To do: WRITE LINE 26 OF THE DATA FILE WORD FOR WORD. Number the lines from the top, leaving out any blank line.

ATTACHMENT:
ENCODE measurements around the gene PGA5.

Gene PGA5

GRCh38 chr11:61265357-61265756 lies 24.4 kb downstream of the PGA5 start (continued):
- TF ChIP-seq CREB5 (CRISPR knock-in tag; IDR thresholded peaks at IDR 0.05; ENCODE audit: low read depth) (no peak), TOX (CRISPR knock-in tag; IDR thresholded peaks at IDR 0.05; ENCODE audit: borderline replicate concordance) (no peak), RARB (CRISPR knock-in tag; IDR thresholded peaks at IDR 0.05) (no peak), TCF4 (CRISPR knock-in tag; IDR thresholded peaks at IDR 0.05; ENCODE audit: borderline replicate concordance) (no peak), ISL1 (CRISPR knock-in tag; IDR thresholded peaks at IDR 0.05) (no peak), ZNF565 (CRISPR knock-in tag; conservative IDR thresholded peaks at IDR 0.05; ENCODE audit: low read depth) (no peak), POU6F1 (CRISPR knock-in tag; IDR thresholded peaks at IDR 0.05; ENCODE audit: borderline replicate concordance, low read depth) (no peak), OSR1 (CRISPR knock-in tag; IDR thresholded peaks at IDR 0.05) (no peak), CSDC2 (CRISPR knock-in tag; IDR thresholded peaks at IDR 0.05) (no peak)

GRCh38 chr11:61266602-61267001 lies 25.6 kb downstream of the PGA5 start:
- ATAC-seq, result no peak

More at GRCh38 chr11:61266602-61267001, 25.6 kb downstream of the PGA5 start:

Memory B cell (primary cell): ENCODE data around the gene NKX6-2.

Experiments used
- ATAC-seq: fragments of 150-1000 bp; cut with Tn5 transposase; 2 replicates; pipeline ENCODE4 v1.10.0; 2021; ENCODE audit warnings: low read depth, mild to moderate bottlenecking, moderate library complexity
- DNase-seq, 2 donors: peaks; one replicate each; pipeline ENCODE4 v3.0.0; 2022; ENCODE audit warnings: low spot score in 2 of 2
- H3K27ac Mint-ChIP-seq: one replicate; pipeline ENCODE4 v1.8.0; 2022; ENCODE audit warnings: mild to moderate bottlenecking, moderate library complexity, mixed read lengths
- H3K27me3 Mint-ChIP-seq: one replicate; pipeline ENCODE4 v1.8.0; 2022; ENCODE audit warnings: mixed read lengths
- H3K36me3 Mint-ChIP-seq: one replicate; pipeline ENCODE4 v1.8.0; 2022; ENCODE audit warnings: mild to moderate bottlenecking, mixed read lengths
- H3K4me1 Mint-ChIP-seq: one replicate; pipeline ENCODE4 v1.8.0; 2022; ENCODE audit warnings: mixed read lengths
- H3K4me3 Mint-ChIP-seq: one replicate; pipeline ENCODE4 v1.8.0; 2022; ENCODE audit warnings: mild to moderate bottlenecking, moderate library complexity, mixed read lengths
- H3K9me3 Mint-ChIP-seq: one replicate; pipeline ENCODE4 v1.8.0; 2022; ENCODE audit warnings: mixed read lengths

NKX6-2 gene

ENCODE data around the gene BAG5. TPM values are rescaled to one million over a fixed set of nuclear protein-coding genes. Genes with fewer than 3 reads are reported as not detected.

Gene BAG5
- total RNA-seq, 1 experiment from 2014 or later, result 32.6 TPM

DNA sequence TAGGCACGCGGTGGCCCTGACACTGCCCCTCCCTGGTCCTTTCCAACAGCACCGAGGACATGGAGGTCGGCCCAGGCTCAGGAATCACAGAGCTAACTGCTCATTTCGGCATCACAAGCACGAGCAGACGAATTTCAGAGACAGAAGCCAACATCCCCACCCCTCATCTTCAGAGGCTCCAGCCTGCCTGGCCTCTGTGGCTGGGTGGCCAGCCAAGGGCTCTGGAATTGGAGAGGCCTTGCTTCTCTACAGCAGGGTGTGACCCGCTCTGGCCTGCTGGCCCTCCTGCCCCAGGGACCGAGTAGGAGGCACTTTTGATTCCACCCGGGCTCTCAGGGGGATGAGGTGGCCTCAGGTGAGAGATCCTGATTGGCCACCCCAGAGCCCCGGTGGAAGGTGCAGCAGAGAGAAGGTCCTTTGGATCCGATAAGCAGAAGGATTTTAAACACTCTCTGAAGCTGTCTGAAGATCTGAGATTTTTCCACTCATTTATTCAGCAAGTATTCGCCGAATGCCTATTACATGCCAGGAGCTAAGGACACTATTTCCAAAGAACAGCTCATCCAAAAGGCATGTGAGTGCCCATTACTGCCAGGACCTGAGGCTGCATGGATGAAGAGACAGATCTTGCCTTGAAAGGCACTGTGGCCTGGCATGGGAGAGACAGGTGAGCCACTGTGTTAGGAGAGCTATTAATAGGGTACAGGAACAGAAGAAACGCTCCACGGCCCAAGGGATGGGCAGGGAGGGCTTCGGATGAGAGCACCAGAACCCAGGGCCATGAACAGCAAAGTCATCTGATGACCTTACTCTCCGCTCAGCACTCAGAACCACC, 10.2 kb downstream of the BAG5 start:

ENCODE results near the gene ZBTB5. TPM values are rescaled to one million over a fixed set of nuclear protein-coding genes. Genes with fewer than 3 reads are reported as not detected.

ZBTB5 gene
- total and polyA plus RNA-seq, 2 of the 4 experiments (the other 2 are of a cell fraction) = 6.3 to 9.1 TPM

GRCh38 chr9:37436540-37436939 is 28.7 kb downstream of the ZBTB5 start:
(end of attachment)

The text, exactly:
GRCh38 chr9:37436540-37436939 is 28.7 kb downstream of the ZBTB5 start: